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By Mark Trahant
There is a political article of faith: “Don’t raise taxes during a recession.” Just Google the phrase and you’ll find some 2.5 million results. The popular idea is that deeply embedded into our political thinking. Of course it makes economic sense: You want people to spend their money on goods and services. Then producers will hire more people, and people will have more money to spend, yadda yadda.
Here’s my concern: While there is consensus to protect the richest Americans – those who pay income taxes – there is little discourse, yet alone agreement, about protecting the poor and the working poor. We hear about saving the middle class, we hear about tax cuts for everyone (except this only applies to the income tax, not to the payroll taxes, a tax that is far more burdensome to those who earn less). But what about those who work hard but don’t earn a high wage?
I’ve already written about the zest for cutting government programs and jobs, ideas that will add to the unemployment crisis and take more “spending” money out of the economy. Unemployed people, yes, even people who once worked for the government, don’t spend. This is money that will be subtracted from the economy.
I agree that we need to cut federal spending. We need to balance the budget and pay down the massive debts we’ve accumulated. (This is a position I’ve argued for doing for most of my professional career as a columnist.) But we don’t have to do this all at once.
A presidential debt commission will release its proposals in December to balance the budget. A draft is already out there with a few big ticket ideas: Slowly raising the retirement age, making $3 in spending cuts for every dollar in higher revenue and a flatter income tax structure (and one that generates more revenue). But there are also little proposals, almost meaningless, such as ending the payments to states and tribes for abandoned mines.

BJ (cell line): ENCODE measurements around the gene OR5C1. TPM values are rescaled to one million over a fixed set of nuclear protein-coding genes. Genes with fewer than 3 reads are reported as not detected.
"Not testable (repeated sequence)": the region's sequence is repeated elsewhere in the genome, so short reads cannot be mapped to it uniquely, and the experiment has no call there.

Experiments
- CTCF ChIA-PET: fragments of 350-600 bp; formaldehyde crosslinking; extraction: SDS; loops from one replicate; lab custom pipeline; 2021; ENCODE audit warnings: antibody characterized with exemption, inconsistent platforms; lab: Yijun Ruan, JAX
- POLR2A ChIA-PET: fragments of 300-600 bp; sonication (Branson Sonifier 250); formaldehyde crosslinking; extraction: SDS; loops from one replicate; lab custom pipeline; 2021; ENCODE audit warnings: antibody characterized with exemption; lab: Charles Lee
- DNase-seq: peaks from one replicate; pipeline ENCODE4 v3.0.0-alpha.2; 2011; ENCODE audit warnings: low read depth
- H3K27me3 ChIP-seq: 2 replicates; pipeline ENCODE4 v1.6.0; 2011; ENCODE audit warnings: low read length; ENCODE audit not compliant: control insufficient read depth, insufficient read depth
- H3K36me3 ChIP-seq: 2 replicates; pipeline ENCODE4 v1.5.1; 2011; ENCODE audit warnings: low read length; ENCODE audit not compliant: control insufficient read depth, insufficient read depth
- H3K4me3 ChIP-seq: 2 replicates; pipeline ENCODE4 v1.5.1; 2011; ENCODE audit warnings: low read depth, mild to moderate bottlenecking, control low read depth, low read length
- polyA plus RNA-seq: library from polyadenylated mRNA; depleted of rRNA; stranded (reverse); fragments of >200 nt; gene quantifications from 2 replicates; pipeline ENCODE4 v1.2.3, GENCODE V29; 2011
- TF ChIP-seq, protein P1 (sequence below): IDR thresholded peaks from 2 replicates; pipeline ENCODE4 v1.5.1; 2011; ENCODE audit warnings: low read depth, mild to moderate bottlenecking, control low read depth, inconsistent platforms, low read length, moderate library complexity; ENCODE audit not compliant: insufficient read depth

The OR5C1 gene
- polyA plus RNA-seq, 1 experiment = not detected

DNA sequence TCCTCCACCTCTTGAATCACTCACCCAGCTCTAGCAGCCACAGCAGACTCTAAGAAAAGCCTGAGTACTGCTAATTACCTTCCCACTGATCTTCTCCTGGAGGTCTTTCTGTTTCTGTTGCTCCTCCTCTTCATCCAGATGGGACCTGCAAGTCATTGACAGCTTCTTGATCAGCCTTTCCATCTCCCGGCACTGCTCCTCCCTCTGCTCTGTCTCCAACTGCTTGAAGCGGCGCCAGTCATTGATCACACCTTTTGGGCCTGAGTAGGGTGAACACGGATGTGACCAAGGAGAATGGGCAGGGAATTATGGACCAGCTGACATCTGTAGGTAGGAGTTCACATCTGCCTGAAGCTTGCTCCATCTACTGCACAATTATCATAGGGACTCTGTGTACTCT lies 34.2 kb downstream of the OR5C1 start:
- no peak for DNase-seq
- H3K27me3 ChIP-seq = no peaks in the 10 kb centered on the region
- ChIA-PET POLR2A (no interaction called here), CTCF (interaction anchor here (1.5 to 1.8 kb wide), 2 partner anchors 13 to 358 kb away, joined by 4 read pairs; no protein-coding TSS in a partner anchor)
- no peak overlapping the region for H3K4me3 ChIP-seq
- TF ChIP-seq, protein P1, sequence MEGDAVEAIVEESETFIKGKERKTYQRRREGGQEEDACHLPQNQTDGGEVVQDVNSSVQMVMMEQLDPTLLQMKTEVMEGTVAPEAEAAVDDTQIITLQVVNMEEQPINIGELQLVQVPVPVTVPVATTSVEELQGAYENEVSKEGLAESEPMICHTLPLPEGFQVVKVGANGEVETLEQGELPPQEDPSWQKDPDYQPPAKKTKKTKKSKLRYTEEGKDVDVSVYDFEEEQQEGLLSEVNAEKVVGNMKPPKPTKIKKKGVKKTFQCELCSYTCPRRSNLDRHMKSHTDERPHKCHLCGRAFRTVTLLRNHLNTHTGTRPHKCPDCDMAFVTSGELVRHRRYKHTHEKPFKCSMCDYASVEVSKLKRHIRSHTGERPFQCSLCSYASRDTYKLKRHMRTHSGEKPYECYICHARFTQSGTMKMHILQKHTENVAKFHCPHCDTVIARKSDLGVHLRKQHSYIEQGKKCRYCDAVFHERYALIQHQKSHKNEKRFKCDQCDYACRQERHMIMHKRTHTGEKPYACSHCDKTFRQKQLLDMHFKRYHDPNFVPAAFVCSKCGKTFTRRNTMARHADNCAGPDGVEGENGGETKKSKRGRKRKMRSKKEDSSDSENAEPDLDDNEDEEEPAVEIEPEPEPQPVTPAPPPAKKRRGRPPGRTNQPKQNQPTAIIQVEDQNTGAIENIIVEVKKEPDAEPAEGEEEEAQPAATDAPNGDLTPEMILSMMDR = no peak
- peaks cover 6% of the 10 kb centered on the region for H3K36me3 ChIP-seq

One idea that’s floating around is to eliminate the Earned Income Tax Credit. This would have terrible consequences for the working poor – especially people who live in Native American communities. The Earned Income Tax Credit is one of the most successful anti-poverty programs ever. It’s a tax credit that puts real money back into the pockets of families who are supporting themselves on modest incomes.
A report from the Brookings Institution looking at three decades of the tax credit and puts it this way: “The EITC has proved remarkably successful in reducing poverty. In 2003, the EITC lifted 4.4 million people in low-income, working families out of poverty, more than one-half of them children. Today, the EITC lifts more children out of poverty than any other social program or category of programs. Without it, the poverty rate among children would be 25 percent higher.”
The tax credit has been singularly successful on American Indian reservations and in Alaska Native villages. For example: Pull up a map of where the tax credit is most used and you see Indian Country. In many Native communities more than 40 percent of the population now is eligible for this credit. Just peek at Montana’s map for an example. The areas where the EITC is most common are the state’s Indian reservations. Make no mistake about this, reducing or eliminating the Earned Income Tax Credit will have a disproportionate impact on Indian Country.
It is important, over the long haul, to reign in the federal budget. But that cannot be accomplished by stripping away the programs and tax credits that actually make life better for poor, working American families. This proposal is being shopped at the very moment when government services and jobs are already being cut in those same communities.
A sad truth is that the recession doesn’t mean as much in a poor community as a rich one. When unemployment rates are already 50 percent, what difference does a point or two make?
But in this national zeal to balance the budget we should not make the situation worse. If we can make it an article of faith to not raise taxes during a recession, we should also be certain not to make life worse for American who work hard and barely earn enough to support their families.
Mark Trahant is a writer, speaker and Twitter poet. He is a member of the Shoshone-Bannock Tribes and lives in Fort Hall, Idaho. Trahant’s new book, “The Last Great Battle of the Indian Wars,” is the story of Sen. Henry Jackson and Forrest Gerard.